Wednesday, 2 December 2020
and said to the mountains and rocks, “Fall on us and hide us from the face of Him who sits on the throne and from the wrath of the Lamb! Revelation 6:16
To remember the context, the previous verse needs to be cited as well –
“And the kings of the earth, the great men, the rich men, the commanders, the mighty men, every slave and every free man, hid themselves in the caves and in the rocks of the mountains, 16 and said to the mountains and rocks, “Fall on us and hide us from the face of Him who sits on the throne and from the wrath of the Lamb!”
The words here are cited first from Hosea 10 –
“Also the high places of Aven, the sin of Israel,
Shall be destroyed.
The thorn and thistle shall grow on their altars;
They shall say to the mountains, ‘Cover us!”
And to the hills, ‘Fall on us!’” Hosea 10:8
Jesus then cited that passage (Luke 23:30) to the women of Jerusalem as He was being taken out to be crucified. Here in Revelation, the people, from the greatest to the least, are hiding in the caves and rocks of the mountains. In this state, John continues, saying, “and said to the mountains and the rocks.”
The words of Hosea called out for death rather than life because of the terror of the situation the people faced. Jesus says the same thing would come upon the people of Israel when they were to be destroyed in the siege of the land by the Romans. Thus, this is a proverbial statement that is used for times of absolute calamity.
John uses this to show the state of the entire world during the seven years of tribulation that lie ahead. The people will be so terrified that they will call out to the mountains and rocks, “Fall on us and hide us from the face of Him who sits on the throne.” The one who sits on the throne is Christ Jesus, the divine Word of God.
Three times in the book of Hebrews, it says that Jesus “sat down” –
* who being the brightness of His glory and the express image of His person, and upholding all things by the word of His power, when He had by Himself purged our sins, sat down at the right hand of the Majesty on high, (1:3)
* But this Man, after He had offered one sacrifice for sins forever, sat down at the right hand of God, (10:12)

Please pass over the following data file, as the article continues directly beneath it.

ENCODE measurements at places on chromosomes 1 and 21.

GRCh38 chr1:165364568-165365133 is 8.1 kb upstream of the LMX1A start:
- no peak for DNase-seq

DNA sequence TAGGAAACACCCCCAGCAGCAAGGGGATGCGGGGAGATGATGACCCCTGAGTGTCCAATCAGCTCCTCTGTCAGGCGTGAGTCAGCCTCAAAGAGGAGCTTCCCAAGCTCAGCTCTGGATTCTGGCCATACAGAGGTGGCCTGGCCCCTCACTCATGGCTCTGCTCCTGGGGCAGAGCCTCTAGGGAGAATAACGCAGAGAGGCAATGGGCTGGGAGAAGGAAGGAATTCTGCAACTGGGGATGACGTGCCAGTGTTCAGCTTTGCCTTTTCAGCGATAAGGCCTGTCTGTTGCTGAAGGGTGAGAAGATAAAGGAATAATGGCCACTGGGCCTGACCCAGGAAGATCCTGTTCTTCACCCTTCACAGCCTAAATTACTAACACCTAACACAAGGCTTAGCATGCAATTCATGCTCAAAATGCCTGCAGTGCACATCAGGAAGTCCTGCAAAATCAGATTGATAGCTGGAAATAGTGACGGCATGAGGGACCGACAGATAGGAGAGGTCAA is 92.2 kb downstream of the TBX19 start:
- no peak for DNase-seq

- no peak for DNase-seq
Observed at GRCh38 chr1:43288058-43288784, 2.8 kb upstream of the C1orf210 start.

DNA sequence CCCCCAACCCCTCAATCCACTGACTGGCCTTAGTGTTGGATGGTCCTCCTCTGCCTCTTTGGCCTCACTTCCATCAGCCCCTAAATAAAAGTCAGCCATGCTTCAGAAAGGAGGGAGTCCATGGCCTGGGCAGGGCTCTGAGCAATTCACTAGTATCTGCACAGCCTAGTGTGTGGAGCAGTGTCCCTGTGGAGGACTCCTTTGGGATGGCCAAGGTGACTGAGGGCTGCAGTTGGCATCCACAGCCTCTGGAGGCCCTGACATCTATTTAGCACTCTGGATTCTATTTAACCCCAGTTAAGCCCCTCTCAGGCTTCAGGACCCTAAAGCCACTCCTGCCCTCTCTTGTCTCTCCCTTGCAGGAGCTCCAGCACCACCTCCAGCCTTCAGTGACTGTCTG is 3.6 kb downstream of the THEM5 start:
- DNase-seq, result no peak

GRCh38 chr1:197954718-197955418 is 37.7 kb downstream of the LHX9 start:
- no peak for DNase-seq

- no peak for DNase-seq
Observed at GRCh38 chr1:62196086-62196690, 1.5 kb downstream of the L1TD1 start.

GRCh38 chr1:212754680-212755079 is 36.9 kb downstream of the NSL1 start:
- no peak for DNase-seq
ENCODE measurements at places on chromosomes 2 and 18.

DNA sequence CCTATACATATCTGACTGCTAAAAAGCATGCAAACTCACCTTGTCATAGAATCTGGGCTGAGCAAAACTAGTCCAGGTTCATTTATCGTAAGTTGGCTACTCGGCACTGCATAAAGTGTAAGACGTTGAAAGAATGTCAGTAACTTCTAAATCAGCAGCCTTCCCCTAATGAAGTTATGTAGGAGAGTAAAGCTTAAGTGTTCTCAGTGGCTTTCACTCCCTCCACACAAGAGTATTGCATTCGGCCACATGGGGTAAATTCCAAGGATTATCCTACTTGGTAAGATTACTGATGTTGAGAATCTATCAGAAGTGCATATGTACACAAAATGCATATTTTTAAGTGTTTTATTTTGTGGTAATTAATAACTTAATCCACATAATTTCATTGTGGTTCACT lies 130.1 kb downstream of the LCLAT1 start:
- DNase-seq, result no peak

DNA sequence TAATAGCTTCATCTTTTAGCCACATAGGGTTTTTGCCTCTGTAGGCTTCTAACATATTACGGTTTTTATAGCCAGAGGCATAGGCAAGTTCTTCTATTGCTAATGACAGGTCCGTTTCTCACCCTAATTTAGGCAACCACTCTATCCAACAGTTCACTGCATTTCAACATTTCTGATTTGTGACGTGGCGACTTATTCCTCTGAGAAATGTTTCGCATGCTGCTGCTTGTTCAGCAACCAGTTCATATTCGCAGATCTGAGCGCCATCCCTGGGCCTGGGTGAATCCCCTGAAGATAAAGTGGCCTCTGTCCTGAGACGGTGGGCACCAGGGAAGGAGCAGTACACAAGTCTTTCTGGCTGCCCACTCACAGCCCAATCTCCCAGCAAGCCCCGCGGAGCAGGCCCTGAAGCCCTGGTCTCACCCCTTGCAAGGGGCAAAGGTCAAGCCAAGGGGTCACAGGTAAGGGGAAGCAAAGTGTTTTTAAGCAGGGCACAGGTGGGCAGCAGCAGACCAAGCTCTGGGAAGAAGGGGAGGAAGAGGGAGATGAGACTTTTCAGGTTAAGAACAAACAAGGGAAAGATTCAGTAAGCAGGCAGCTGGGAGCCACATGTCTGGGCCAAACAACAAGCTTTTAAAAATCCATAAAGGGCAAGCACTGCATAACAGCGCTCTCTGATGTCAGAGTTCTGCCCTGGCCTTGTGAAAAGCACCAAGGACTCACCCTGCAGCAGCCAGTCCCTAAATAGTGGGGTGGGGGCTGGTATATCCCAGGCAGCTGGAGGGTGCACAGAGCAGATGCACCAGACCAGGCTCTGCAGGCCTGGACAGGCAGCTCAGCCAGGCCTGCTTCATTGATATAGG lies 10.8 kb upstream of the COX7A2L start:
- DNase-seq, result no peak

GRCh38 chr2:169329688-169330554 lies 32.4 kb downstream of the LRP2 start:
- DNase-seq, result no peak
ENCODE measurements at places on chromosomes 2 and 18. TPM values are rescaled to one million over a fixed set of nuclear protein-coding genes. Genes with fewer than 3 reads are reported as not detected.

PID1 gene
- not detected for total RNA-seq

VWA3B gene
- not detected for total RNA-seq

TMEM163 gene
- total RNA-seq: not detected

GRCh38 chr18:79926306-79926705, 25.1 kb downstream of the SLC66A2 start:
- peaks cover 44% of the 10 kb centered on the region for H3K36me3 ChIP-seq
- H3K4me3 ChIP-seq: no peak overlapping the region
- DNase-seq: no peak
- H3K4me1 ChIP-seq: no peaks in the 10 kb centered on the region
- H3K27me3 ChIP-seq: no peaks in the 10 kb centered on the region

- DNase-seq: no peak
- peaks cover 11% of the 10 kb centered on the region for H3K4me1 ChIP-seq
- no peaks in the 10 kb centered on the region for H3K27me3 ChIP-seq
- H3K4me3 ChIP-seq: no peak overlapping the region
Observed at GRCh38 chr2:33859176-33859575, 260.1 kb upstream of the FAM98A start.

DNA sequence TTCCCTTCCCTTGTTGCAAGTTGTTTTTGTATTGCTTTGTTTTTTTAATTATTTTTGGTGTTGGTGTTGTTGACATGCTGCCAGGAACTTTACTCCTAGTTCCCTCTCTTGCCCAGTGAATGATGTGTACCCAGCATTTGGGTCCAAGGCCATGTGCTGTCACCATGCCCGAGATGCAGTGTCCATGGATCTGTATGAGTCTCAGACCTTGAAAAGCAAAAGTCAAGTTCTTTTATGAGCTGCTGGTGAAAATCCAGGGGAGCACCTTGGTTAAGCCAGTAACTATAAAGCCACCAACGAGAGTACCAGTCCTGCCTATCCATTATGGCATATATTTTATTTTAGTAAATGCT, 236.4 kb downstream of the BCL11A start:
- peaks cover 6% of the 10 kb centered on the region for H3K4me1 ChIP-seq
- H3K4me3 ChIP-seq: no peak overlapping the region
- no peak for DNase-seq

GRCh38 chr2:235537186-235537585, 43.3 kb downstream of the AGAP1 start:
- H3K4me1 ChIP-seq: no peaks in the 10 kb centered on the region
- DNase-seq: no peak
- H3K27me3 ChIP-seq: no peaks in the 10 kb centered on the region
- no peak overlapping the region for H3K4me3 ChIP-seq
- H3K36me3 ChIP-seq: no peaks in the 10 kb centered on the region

* looking unto Jesus, the author and finisher of our faith, who for the joy that was set before Him endured the cross, despising the shame, and has sat down at the right hand of the throne of God.
Saying that He is at God’s right hand means that He is in the position of total power and authority. To sit at the right hand of the throne of God means it is He who is on the throne. Thus, the people of the world will know that it is He who they have rejected, and they will attempt to hide from Him, even seeking to be covered by the rocks and the mountains. Then to parallel what was just said, it restates Christ’s ability to bring judgment, saying, “and from the wrath of the Lamb!”
The statement is paradoxical in nature. A lamb is considered the gentlest of farm animals, and it is the one that needs protection from its surroundings, and even from its own self – being too simple to tend to itself properly. And yet, the Lamb is the one whose wrath they flee from. This is because it is the humanity of Christ Jesus who suffered and died on the cross. Verse 5:5 shows that it is His sacrifice that qualifies Him to open the seals. It is He who has the authority to loose the seals, and in loosing the seals, it is He who then brings forth the wrath of God upon the world.
The world will realize that in rejecting Jesus Christ, and His offer of peace with God, only wrath, indignation, and judgment is left. For them, there will be a double terror. They will not only face His wrath in their earthly lives as they are destroyed among the nations, but they will again face His judgment at the great white throne before they are cast into the Lake of Fire.
Knowing that there is no hope for having rejected Him, it is no wonder that they would want the rocks and mountains to fall on them. There is no place safe from the coming wrath and no place that the Lord’s eyes don’t roam. Understanding this, there is a parallel in the book of Joshua –